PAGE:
0837 GMT November 21, 2019
WADA said on Monday it had opened compliance proceedings against the Russian Anti-Doping Agency (RUSADA) after examining the vast bank of historical testing data finally handed over in January, Reuters reported.
The news means RUSADA is in danger of being declared noncompliant by WADA a year after a suspension was lifted, which could put increased pressure on the International Olympic Committee (IOC) to exclude Russia from the Tokyo Games next year for failing to ensure that its athletes are clean.
The WADA Executive Committee received a report from its Compliance Review Committee on Monday updating it on the analysis of data from the Moscow laboratory which contained the results of thousands of anti-doping tests undergone by Russian sportsmen and women.
“The ExCo was informed that further investigation... of inconsistencies in Moscow Laboratory data had led WADA to open a formal compliance procedure against RUSADA on September 17, 2019,” WADA said in statement.
Jonathan Taylor, chair of WADA’s Compliance Review Committee, presented the information to the executive committee in Tokyo on Monday. It also said that 47 potential rule violation cases that had been highlighted and were being acted on were not affected by the inconsistencies.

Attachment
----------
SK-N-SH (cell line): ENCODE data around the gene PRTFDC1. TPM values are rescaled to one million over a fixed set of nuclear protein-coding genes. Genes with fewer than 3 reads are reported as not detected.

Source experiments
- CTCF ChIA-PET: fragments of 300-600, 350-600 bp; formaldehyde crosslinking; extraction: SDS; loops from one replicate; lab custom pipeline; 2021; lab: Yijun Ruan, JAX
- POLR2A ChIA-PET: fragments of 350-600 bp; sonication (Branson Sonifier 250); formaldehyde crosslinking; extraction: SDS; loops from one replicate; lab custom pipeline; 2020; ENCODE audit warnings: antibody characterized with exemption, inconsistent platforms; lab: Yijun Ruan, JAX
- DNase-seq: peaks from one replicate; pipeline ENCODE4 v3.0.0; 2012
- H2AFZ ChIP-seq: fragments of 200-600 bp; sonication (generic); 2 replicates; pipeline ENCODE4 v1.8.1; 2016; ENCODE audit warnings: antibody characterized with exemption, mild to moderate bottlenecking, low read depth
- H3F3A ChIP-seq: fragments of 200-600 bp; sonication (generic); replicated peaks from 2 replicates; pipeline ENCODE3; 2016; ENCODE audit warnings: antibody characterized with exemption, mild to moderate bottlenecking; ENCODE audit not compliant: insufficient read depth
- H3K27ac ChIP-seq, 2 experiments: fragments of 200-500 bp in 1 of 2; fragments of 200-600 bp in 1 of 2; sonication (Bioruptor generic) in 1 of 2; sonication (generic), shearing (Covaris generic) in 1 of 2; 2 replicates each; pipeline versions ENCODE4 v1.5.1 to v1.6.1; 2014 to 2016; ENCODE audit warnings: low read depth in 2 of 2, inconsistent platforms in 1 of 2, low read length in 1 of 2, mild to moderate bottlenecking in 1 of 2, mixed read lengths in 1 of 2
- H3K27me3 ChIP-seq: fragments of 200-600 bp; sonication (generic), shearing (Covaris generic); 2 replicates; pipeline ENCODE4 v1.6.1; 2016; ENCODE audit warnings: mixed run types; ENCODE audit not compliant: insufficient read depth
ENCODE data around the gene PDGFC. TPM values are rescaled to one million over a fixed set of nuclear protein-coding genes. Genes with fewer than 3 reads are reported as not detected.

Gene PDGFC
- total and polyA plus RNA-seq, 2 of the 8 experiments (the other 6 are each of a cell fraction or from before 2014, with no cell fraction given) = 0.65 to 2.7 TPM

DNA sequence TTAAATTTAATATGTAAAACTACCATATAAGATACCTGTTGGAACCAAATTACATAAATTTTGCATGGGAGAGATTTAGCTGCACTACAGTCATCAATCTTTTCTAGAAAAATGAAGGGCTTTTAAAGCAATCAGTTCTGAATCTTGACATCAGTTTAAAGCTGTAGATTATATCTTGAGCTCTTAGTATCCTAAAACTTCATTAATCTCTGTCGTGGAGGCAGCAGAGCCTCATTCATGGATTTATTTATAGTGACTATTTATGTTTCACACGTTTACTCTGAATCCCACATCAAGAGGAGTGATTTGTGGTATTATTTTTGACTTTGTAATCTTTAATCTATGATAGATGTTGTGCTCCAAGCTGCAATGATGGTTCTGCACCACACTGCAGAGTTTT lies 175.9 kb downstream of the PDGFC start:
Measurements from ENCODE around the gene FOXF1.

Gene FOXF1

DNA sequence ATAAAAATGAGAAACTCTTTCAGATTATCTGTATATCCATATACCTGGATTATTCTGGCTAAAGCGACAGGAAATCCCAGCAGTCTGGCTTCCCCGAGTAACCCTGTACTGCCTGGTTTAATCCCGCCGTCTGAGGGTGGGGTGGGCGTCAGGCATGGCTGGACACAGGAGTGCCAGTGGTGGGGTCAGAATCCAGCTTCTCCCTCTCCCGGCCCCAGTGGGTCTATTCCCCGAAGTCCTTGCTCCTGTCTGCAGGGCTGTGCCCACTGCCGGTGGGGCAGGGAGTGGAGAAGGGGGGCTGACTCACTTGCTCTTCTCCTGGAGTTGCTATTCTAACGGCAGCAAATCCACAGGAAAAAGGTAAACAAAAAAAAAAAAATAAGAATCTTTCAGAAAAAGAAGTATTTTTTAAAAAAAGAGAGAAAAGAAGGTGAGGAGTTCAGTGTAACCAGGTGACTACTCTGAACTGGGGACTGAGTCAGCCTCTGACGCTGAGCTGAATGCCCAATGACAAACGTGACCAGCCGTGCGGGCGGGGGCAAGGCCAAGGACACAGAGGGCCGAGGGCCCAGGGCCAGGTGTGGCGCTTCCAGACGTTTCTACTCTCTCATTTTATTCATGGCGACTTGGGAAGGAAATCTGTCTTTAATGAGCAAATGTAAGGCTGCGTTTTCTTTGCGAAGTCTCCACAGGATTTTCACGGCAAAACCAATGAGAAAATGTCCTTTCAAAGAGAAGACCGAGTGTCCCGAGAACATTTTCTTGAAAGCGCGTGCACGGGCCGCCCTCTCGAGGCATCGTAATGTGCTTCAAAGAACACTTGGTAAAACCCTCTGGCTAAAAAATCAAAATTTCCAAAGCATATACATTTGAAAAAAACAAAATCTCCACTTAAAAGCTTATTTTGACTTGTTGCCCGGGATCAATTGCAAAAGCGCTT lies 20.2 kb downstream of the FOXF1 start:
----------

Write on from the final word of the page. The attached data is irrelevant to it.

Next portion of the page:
Alexander Ivlev, chairman of RUSADA’s supervisory board, told Interfax news agency, “WADA has given the Russian side three weeks to give explanations regarding the alleged changes in the database from the Moscow laboratory. Such an answer will be presented.”
RUSADA director Yuri Ganus could not immediately be reached comment.
RUSADA had been ruled noncompliant by WADA following the 2016 report that exposed the country’s massive state-sponsored doping program.
Last September, the WADA executive committee voted to reinstate RUSADA before it had fulfilled the requirements laid out in a “Roadmap to Compliance”, which included giving access to the data stored at Moscow’s anti-doping laboratory.
They missed the December deadline but an inspection team was finally allowed to retrieve the data in January, handing over more than 2,200 samples.
WADA investigators performed analysis, targeting a pool of almost 300 of the “most suspicious” athletes before passing on the information to international sports federations to take measures against athletes found to have historical anomalies.
Last month, the International Weightlifting Federation provisionally suspended 12 Russians for doping violations based on data from the Moscow laboratory.